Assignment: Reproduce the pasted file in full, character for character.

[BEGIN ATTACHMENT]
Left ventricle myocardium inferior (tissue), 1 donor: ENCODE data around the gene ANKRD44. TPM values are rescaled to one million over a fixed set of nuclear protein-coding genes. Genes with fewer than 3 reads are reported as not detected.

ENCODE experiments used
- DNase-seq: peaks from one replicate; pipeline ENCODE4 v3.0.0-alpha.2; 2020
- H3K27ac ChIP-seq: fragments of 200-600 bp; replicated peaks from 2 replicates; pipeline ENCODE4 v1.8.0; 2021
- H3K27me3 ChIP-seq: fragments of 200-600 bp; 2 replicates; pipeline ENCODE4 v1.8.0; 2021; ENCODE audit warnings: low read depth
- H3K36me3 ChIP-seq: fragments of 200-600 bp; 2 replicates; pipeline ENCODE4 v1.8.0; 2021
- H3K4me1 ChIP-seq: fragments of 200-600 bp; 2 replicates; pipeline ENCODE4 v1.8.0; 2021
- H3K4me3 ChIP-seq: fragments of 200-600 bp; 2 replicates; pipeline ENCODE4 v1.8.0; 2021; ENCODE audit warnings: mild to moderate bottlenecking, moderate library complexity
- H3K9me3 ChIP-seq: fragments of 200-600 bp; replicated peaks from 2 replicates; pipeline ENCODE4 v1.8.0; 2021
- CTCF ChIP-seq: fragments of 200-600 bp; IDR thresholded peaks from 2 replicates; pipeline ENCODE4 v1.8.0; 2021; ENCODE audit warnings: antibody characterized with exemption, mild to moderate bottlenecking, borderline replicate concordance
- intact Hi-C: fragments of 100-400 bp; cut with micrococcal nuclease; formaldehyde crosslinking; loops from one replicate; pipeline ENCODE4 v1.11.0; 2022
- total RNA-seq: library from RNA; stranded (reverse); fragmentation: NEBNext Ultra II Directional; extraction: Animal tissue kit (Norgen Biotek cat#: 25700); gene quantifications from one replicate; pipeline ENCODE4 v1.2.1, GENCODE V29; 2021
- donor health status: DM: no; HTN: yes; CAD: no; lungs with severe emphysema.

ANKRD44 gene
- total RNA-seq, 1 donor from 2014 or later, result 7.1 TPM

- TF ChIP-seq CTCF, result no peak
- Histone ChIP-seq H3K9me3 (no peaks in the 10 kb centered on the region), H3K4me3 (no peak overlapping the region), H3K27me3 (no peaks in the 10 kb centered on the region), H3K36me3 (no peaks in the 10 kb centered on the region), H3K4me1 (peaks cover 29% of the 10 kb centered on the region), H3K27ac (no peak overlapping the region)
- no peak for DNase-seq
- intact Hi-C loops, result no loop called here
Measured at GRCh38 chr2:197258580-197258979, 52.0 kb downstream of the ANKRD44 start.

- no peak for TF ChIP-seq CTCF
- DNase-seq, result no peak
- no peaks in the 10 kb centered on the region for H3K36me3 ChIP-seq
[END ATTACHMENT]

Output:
Left ventricle myocardium inferior (tissue), 1 donor: ENCODE data around the gene ANKRD44. TPM values are rescaled to one million over a fixed set of nuclear protein-coding genes. Genes with fewer than 3 reads are reported as not detected.

ENCODE experiments used
- DNase-seq: peaks from one replicate; pipeline ENCODE4 v3.0.0-alpha.2; 2020
- H3K27ac ChIP-seq: fragments of 200-600 bp; replicated peaks from 2 replicates; pipeline ENCODE4 v1.8.0; 2021
- H3K27me3 ChIP-seq: fragments of 200-600 bp; 2 replicates; pipeline ENCODE4 v1.8.0; 2021; ENCODE audit warnings: low read depth
- H3K36me3 ChIP-seq: fragments of 200-600 bp; 2 replicates; pipeline ENCODE4 v1.8.0; 2021
- H3K4me1 ChIP-seq: fragments of 200-600 bp; 2 replicates; pipeline ENCODE4 v1.8.0; 2021
- H3K4me3 ChIP-seq: fragments of 200-600 bp; 2 replicates; pipeline ENCODE4 v1.8.0; 2021; ENCODE audit warnings: mild to moderate bottlenecking, moderate library complexity
- H3K9me3 ChIP-seq: fragments of 200-600 bp; replicated peaks from 2 replicates; pipeline ENCODE4 v1.8.0; 2021
- CTCF ChIP-seq: fragments of 200-600 bp; IDR thresholded peaks from 2 replicates; pipeline ENCODE4 v1.8.0; 2021; ENCODE audit warnings: antibody characterized with exemption, mild to moderate bottlenecking, borderline replicate concordance
- intact Hi-C: fragments of 100-400 bp; cut with micrococcal nuclease; formaldehyde crosslinking; loops from one replicate; pipeline ENCODE4 v1.11.0; 2022
- total RNA-seq: library from RNA; stranded (reverse); fragmentation: NEBNext Ultra II Directional; extraction: Animal tissue kit (Norgen Biotek cat#: 25700); gene quantifications from one replicate; pipeline ENCODE4 v1.2.1, GENCODE V29; 2021
- donor health status: DM: no; HTN: yes; CAD: no; lungs with severe emphysema.

ANKRD44 gene
- total RNA-seq, 1 donor from 2014 or later, result 7.1 TPM

- TF ChIP-seq CTCF, result no peak
- Histone ChIP-seq H3K9me3 (no peaks in the 10 kb centered on the region), H3K4me3 (no peak overlapping the region), H3K27me3 (no peaks in the 10 kb centered on the region), H3K36me3 (no peaks in the 10 kb centered on the region), H3K4me1 (peaks cover 29% of the 10 kb centered on the region), H3K27ac (no peak overlapping the region)
- no peak for DNase-seq
- intact Hi-C loops, result no loop called here
Measured at GRCh38 chr2:197258580-197258979, 52.0 kb downstream of the ANKRD44 start.

- no peak for TF ChIP-seq CTCF
- DNase-seq, result no peak
- no peaks in the 10 kb centered on the region for H3K36me3 ChIP-seq